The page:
At some time before I can remember, I started singing. When I was about seven years old, I started playing the piano. When I was about nine, I started playing the clarinet. When I was about twelve, I started playing the oboe. When I was about seventeen, I started playing the guitar.

When I was about fourteen, I stopped playing the clarinet. When I was about twenty, I stopped playing the oboe. When I was about thirty, I stopped playing the guitar. I still sing, and I still play the piano, but I don’t practice. You can see that entropy, as ever, reigns supreme. Probably I’ll stop playing the piano, but I expect to keep singing (in an ever lower tessitura) until they carry me away.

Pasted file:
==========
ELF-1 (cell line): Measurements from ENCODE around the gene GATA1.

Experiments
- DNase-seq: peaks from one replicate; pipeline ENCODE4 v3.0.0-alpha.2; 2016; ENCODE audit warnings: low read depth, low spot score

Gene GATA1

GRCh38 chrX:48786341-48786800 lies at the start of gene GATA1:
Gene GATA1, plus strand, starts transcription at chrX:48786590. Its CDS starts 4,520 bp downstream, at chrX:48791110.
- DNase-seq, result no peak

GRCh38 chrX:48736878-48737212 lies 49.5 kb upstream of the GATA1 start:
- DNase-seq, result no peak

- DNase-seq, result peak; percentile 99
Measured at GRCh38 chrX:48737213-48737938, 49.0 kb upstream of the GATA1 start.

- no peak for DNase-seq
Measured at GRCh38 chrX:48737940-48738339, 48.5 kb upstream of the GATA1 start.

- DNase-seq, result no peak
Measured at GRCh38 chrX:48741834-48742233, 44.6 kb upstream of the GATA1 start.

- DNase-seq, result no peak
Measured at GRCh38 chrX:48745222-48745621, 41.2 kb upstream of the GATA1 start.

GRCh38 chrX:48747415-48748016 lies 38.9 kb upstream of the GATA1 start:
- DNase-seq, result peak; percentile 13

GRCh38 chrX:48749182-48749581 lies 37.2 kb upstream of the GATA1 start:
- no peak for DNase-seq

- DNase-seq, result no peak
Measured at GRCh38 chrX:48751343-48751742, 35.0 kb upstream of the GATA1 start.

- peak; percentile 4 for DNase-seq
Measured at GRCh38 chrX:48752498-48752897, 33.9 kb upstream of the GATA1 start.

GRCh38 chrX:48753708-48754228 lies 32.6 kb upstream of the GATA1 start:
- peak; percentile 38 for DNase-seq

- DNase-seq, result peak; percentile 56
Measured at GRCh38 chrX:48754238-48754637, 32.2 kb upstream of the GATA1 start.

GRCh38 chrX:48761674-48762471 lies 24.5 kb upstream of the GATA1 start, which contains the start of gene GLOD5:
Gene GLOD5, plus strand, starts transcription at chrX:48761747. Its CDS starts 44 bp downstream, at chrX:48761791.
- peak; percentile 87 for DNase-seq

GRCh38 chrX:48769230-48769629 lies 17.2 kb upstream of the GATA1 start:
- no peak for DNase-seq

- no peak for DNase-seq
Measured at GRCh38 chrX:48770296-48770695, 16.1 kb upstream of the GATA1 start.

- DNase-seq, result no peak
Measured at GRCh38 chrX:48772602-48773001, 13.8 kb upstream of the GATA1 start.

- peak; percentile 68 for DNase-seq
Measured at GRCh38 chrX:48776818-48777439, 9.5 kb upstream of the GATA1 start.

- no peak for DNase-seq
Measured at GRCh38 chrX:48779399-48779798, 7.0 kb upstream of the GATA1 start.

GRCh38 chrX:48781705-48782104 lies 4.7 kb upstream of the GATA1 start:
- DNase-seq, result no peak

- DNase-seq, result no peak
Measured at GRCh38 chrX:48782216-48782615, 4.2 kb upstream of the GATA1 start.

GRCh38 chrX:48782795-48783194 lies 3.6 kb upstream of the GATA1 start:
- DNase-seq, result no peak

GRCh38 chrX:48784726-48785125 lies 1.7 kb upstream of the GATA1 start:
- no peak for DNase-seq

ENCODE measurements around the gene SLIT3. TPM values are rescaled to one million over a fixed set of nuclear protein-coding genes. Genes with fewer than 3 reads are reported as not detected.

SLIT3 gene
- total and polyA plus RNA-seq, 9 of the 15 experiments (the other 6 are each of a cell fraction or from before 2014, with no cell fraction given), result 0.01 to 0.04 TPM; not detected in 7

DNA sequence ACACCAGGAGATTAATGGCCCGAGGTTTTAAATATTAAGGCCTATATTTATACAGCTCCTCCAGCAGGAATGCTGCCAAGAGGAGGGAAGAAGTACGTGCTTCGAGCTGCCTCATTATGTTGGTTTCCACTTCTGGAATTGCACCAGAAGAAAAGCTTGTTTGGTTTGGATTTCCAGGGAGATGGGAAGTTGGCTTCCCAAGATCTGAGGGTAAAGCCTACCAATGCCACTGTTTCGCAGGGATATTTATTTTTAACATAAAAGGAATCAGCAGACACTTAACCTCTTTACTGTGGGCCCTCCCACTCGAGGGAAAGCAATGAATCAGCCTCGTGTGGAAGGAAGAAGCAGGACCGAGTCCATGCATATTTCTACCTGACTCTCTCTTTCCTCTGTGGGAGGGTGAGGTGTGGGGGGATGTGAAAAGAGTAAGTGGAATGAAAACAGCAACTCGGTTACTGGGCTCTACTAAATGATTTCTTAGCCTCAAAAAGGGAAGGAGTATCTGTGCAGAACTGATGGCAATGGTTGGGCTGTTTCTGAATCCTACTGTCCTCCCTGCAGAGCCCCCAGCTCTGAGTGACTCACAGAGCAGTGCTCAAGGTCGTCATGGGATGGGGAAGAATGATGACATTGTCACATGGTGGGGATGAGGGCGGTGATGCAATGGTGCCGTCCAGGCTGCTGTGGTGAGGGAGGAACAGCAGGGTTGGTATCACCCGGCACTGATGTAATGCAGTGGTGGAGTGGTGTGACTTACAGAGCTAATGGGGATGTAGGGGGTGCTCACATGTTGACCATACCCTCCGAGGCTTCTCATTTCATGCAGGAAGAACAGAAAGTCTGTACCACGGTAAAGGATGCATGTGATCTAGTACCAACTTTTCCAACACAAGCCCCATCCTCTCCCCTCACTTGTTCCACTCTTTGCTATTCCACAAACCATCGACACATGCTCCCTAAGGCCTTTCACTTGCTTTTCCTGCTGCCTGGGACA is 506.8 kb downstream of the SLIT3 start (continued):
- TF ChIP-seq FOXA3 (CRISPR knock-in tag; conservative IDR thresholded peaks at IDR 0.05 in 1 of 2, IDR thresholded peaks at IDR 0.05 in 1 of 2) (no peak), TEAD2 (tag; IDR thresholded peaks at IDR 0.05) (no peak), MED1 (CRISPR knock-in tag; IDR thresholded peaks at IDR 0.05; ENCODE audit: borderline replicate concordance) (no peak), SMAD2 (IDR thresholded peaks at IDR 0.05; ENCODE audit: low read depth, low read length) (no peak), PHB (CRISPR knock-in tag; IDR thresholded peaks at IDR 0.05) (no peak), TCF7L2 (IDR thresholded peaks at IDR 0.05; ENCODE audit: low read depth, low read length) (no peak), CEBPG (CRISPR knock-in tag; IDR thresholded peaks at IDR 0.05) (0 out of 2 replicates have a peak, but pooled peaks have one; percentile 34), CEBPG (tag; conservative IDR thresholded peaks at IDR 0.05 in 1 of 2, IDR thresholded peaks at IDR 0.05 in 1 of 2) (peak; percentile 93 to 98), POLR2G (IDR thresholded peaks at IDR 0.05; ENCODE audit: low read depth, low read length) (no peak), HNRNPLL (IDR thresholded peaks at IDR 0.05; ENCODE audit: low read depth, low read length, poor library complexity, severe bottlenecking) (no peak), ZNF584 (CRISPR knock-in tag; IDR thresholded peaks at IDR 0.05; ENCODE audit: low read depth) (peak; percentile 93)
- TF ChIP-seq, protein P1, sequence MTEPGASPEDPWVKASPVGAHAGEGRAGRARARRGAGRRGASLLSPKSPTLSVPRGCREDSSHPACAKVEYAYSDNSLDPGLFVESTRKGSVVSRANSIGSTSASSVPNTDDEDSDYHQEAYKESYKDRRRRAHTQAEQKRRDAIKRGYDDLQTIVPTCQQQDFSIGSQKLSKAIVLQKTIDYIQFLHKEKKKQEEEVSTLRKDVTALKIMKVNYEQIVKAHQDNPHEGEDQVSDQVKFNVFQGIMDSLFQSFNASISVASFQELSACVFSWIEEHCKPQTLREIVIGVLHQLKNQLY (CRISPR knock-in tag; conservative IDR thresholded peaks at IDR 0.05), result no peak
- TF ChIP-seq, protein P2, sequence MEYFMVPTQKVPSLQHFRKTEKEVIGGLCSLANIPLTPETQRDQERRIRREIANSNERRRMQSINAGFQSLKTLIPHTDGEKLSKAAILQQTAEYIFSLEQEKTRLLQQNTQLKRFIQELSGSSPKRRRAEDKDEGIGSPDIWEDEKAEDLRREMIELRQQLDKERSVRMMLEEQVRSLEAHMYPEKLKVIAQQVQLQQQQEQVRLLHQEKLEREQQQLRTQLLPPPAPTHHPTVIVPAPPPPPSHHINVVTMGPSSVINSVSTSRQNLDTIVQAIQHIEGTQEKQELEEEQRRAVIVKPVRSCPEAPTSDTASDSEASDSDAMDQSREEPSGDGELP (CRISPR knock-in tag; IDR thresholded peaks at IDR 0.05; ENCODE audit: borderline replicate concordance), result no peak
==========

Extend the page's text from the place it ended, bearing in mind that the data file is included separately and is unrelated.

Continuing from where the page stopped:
By my junior year at Wesleyan, I had begun leading warmups and selected repertoire for the Glee Club and the Chapel Choir. That year I also took a job as organist and choir director for the Third Congregational Church. I found that I liked waving my arms and telling people what to do, so the bulk of my performing—if it can be called that—has consisted of directing ensembles, mostly but not always vocal.

Eventually these pages will contain a more detailed account of some of these shenanigans, and maybe even some recordings, programs, etc. But for now . . . well . . . I can only request, as ever, that you remain patient—which, if you’ve read this far, you surely are.